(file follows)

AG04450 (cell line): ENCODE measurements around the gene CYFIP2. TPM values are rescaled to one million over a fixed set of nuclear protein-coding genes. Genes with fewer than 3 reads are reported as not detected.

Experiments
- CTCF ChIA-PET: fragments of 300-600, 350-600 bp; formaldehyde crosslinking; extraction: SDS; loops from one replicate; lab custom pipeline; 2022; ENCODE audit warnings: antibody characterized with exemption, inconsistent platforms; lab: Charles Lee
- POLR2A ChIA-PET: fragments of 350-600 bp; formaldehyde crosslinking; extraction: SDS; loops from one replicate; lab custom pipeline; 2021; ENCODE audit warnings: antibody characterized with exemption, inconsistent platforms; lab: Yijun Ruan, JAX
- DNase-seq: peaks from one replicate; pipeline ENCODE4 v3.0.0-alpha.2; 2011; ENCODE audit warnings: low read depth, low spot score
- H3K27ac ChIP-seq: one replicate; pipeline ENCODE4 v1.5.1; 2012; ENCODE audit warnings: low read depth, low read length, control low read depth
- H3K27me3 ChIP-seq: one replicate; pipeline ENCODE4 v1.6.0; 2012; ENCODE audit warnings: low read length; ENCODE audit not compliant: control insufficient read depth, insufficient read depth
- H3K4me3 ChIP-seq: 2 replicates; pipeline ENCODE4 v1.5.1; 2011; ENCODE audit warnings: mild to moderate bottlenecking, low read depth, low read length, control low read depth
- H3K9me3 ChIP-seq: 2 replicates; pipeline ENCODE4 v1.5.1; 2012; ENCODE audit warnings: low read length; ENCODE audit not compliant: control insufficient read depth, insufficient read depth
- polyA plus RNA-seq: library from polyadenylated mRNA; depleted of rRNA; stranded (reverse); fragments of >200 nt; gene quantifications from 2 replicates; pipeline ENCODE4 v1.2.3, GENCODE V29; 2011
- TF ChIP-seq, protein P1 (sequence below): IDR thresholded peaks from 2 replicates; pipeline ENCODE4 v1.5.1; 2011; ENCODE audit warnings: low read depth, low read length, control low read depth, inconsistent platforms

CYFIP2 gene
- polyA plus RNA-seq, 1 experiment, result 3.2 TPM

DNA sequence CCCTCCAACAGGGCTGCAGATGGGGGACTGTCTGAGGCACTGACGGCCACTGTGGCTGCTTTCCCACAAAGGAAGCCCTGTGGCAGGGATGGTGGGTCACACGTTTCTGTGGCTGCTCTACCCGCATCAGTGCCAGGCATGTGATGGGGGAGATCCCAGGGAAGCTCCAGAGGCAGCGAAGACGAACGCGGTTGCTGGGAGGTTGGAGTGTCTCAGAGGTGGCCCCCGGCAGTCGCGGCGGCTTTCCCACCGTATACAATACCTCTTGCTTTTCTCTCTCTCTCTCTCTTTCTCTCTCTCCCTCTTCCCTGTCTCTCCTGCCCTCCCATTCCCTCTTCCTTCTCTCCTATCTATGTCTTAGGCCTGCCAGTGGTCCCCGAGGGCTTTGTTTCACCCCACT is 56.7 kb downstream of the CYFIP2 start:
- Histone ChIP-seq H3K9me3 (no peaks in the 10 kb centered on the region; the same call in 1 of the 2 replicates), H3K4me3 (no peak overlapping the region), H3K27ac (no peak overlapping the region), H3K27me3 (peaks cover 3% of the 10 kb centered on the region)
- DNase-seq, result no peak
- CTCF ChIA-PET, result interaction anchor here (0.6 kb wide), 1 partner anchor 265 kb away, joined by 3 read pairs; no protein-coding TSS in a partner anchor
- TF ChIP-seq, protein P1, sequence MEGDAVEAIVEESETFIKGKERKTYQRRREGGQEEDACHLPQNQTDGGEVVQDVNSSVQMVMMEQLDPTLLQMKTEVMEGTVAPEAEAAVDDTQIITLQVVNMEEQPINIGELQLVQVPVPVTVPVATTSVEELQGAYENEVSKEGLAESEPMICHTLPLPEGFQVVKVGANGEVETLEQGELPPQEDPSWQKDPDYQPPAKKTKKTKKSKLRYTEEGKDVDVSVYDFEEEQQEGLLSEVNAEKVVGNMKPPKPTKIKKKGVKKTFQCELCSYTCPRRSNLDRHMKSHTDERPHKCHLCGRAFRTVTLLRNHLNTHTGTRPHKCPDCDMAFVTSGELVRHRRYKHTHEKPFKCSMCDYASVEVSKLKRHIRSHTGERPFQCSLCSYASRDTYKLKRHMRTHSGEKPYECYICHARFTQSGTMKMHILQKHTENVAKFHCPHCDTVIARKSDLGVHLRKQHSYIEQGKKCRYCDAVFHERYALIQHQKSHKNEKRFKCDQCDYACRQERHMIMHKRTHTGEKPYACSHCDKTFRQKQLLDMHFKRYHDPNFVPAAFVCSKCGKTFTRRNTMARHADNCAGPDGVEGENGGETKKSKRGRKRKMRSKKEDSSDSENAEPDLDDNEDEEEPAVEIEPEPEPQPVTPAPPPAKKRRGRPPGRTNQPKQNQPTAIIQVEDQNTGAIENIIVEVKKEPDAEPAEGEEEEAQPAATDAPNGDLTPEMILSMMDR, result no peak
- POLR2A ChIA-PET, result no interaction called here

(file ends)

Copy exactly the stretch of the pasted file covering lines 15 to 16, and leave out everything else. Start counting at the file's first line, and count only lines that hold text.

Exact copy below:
- Histone ChIP-seq H3K9me3 (no peaks in the 10 kb centered on the region; the same call in 1 of the 2 replicates), H3K4me3 (no peak overlapping the region), H3K27ac (no peak overlapping the region), H3K27me3 (peaks cover 3% of the 10 kb centered on the region)
- DNase-seq, result no peak